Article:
Working with Matias Ahonen for the mastering of the record was indeed another very good choice, as he's given the album a finishing touch that keeps its organic sound and strengthens it with a vitality and heaviness that is beyond a lot of the recordings we find nowadays on the Death Metal field. Why did you choose him and not other usual engineers? Which other previous works from him did you like?
The other guys had worked with him on the second Essenz album which sounds amazing, so it was a logical decision. But the organic qualities of the sound also have to do with good microphones and top-notch sound engineering, so cheers to T.NGL for that also, hehe! Plus we recorded at our rehearsal place; what you’re hearing is our own gear in its natural habitat.
Maybe 'Idola Specus' is not one of those vinyl releases we find so often nowadays, with an explosive cover full of color, symbols, whatever creatures ... and full of extras, but on the other side nobody could say you haven't spent a lot of time and effort giving it an extremely fitting packaging. From the mysterious cover by Manuel Tinnemans (which, as I could expect, was not appreciated by everyone) to the two really minimalistic and clean cardboard sheets, I can only think of that old statement saying “less is more”. Simple and effective, again. Can you please give us some details of what kind of idea you transmitted to mr. Manuel Tinnemans and how should we look at this visual mistery?
Even though a good friend, Manuel Tinnemans was not involved at all, I don’t know where this information comes from (Ed: it was obviously an error) … The front cover and graphic design were executed by myself. Timo Ketola contributed the Bés demon drawing on the vinyl/CD label. As for the overall visual style, all of the elements used are pretty strong on their own, and I didn’t want to compromise them by adding murky background images or any kind of decorational dirt. This is what we have to say, take a good look.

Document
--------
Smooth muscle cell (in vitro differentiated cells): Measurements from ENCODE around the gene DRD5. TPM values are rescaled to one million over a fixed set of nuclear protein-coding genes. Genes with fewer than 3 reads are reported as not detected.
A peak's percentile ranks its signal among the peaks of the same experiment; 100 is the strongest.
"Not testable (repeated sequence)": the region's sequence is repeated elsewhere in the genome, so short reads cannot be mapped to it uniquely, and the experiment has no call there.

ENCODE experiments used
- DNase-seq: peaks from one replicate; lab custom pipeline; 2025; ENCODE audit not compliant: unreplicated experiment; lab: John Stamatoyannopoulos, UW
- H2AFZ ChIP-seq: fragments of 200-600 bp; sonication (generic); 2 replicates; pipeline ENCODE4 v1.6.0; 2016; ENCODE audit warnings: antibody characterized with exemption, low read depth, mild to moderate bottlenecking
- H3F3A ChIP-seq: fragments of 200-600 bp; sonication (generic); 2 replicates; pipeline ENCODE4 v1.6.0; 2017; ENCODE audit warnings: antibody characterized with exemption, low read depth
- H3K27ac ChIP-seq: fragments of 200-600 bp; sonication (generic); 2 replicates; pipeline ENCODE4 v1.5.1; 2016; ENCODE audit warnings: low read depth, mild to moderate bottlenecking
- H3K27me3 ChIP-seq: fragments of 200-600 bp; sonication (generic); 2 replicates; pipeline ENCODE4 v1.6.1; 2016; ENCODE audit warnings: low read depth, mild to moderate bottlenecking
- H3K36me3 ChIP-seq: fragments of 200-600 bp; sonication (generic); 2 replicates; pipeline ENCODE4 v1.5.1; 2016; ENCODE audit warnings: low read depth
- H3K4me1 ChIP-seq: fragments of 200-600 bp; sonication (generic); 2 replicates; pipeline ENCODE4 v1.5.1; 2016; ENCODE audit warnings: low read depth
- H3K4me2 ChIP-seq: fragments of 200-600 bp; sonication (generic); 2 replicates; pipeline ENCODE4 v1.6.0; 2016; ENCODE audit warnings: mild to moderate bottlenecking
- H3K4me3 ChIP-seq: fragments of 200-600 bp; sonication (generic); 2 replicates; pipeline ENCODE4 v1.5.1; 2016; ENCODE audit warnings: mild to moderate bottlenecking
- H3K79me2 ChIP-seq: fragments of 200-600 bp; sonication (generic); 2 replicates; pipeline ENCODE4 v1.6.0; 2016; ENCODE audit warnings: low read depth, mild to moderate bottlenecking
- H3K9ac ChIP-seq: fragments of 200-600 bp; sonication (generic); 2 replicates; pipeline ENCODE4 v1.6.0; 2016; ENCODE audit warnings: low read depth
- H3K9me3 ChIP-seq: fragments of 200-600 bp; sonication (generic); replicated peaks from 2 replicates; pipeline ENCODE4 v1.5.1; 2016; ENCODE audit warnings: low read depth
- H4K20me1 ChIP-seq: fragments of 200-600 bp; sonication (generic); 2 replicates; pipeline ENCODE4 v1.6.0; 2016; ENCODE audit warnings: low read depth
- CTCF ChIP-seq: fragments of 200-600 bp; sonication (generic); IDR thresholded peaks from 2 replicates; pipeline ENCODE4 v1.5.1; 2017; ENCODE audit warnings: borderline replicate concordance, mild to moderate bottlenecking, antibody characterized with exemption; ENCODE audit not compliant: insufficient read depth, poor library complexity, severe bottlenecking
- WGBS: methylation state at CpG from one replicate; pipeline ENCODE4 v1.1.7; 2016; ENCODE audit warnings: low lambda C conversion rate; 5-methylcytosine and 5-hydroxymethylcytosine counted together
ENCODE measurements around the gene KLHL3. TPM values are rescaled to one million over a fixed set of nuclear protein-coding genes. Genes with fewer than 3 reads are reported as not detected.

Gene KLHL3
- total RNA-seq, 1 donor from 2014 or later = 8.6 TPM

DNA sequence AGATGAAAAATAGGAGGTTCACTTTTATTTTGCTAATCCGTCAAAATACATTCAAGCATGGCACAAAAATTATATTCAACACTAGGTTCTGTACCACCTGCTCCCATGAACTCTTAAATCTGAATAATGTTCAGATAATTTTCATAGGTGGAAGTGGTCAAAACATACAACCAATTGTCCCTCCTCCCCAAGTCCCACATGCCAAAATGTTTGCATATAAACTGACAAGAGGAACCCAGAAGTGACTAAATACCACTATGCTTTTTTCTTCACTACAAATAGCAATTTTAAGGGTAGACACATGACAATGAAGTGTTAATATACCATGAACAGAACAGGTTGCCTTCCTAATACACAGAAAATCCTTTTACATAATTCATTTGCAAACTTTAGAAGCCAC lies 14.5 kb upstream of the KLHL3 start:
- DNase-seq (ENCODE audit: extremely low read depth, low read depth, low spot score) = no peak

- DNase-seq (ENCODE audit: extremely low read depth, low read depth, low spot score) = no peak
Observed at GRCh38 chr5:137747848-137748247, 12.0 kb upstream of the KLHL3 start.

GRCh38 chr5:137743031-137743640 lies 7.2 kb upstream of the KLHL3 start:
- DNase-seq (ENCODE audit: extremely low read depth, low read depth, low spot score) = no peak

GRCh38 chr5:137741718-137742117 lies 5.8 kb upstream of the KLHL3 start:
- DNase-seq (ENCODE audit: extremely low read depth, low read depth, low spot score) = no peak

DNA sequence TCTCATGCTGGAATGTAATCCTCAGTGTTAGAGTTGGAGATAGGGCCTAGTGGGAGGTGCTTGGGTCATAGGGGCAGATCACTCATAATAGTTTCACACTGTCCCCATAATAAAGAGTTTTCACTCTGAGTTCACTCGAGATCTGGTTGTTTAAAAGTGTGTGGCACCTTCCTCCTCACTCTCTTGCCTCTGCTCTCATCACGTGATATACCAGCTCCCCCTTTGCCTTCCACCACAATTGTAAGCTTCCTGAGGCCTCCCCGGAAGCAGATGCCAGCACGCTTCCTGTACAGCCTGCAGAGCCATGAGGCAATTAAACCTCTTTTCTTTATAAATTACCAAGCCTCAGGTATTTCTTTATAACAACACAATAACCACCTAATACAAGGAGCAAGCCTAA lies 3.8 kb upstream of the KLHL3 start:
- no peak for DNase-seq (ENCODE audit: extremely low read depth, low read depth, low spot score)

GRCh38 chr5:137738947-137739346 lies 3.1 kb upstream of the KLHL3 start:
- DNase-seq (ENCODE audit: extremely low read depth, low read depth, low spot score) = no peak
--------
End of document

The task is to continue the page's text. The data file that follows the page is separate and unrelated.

As for the front cover, it wasn’t specifically created to be the cover art, but soon after I had taken the photo back in 2007 or 2008, it became clear that it would be a good candidate. It’s haunting and mysterious without being figurative. An uncanny, formless vapour. What more could you ask for?
Timo Ketola was in charge of the design of the demon we can find on one of the center of the vinyl. On the credits you mention it as the Bes demon, and what I could find about Bes describes it as a protector of households, mothers and children, and the defender of everything good and the enemy of all that is bad. That seems like a strange choice for a Death Metal band. Could you please elaborate on this?
Haha, I’m not perfectly sure but I suppose Timo wanted to grant us some protection.
The figure of the gnomon appears two times on the lyrics of 'Idola Specus'. The gnomon is the part of the sundial that projects the shadow, and it appears on an almost mystical form on “Vacuous Sanctum”, where you describe it as follows: “the revelation of shadows appears as an obelisk ... they who curse its presence are diving vastly into ember”. Am I wrong or should I find some Luciferian reference on these words and the others found on that song?
Sure, why not. You could call it Luciferian even tough that might be narrowing the meaning. I don’t like to interfer with listeners’ interpretations, but let me say that many of the lyrics on the album reflect the relation of light and shadow and distortions of reality. One main theme is the gnostic/cognitive process. The “Gnomon” can be seen as a metaphor for both impending doom and realization.
When I read your lyrics I've got the impression of facing a very metaphorical and unconscious transmission of feelings and thoughts. I find them very different to most of what we can find in other bands of the same style, even if they can tread similar fields such as the occult. In your case I find something less “intellectual”, like you directly vomited the darkest part of your mind on paper being on a psychedelic trip. What kind of state of mind do you need to find yourself in to capture such expressions of darkness?